2023 was a tough year for the private capital space in Africa, as factors like inflation and currency depreciation, among others, made business incredibly difficult across the continent. Local currencies like the Kenyan shilling and naira sunk to historic lows, while a depletion in foreign exchange reserves increased the cost of doing business in Egypt. 

This had a significant impact on private capital activity on the continent in 2023, as the economic uncertainty pushed fund managers into being more wary and prudent with their investment strategies. 

In April 2024, The African Private Capital Association (AVCA) released its 2023 African Private Capital Activity Report which provides insight into dealmaking, fundraising, exits and the key trends shaping Africa’s private capital landscape. For over two decades, AVCA has been focused on enabling and championing private investment in Africa. 

Here are five interesting things we learned from the report:

1. The African market was more resilient than expected 

According to the report, there was a notable decrease of 28% in Africa’s total private capital deal volume, bringing the total number of deals to 450. Despite this downturn, Africa displayed surprising resilience, performing better than other developing regions and still managing to achieve $5.9 billion deal value —the second-strongest year on record for deal volume in Africa. This surpassed both the decade-long average and recent years’ averages, and was primarily driven by two large infrastructure investments in the South African renewable energy sector of above $250 million each. 

2. Tech and clean energy received the most attention

Venture capital (VC) remained the star of the show, attracting 68% of all private capital investment in Africa. This trend reflects the continued interest of investors in backing tech-driven businesses across the continent’s rapidly growing markets since 2015. After VC, infrastructure also saw a significant surge in investment values which tripled to $1.8 billion, and was largely driven by renewable energy projects. According to the report, investors and experts are convinced of the continent’s potential to become a leader in clean energy transition in the coming years.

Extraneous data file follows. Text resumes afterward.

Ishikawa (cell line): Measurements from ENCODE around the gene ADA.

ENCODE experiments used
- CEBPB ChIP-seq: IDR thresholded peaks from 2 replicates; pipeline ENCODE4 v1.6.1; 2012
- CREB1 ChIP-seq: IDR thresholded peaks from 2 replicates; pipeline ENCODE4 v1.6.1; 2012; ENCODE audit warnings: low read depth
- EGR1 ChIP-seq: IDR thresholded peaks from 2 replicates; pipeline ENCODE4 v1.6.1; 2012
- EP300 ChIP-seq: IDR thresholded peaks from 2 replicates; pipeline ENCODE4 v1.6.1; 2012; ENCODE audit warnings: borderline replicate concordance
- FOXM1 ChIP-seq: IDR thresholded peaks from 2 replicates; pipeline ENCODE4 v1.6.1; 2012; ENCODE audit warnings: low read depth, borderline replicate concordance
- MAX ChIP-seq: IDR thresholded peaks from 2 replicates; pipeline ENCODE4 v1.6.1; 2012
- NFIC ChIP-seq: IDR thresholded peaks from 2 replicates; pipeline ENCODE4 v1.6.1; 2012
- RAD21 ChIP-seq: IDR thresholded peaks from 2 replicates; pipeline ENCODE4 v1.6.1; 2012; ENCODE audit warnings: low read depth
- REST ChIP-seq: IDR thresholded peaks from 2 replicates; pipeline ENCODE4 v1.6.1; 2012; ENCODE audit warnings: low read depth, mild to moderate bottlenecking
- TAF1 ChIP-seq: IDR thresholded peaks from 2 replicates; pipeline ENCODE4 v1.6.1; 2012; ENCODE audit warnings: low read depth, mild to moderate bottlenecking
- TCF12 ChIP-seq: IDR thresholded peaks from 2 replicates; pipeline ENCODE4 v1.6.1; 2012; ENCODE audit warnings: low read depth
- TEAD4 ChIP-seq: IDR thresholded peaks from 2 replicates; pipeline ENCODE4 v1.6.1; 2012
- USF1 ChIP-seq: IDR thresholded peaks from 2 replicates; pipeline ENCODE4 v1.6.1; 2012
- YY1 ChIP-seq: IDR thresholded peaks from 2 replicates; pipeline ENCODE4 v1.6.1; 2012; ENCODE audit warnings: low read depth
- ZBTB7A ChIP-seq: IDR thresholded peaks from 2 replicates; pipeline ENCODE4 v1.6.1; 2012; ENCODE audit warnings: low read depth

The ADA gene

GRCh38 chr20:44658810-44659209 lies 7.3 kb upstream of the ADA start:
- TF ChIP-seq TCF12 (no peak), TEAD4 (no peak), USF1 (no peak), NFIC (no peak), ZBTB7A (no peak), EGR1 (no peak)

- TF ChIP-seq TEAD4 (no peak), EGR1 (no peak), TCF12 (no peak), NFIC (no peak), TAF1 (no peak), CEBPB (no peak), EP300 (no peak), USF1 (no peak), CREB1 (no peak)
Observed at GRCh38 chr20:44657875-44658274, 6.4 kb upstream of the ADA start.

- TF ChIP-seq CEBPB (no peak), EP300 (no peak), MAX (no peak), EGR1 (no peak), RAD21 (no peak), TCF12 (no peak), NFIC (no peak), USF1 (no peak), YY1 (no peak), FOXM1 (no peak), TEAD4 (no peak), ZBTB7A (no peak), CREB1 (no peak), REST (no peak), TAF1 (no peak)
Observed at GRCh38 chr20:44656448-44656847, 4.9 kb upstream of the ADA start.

3. Southern Africa is now investors’ favourite investment destination

Southern Africa made a comeback in 2023, reclaiming its position as a top investment hub. The region attracted the highest volume (26%) and value of deals ($2.6 billion) with South Africa in front amidst growth in sectors like IT, software, logistics, and transportation. West Africa attracted only 11% of the total value of private capital deals on the continent, after Southern Africa and North Africa; a sizeable decline from 2022 where it got 23% of the total private capital value while Southern Africa drew 19%.

4. Investors are still interested in Africa

While final closed funds —funds ready for investment— declined slightly, the average value of capital raised for private debt and VC funds increased. Despite the global recession which was speculated to dampen investors’ spirits, there was some growth in interim fundraising activity (capital raised throughout the year) which suggests that investors are still interested in the continent. Africa experienced a 9% decrease in the total value of fundraising, while Asia experienced an alarming 39% decline. Europe’s decline was moderate at just 2%.

5. Exits are lower than in 2022, but still in line with the average 

There were 43 exits in 2023, which is only about half of the 82 we saw in 2022; but this is still more than the 32 and 36 exits recorded in 2020 and 2021 respectively. South Africa remains the most active exit market, affirming to is status as the prime destination on the continent for mature investments.

While there was only one IPO exit, there were seven through management sales buyouts (MBOs)/private sales; 18 through trade buyers; and 14 through private equity and financial buyers. For the first time since 2015, there were no exits via the private equity routes within the financial services sector, which was one of the most popular routes in 2022. 

To read the full report, click here.

Get the best African tech newsletters in your inbox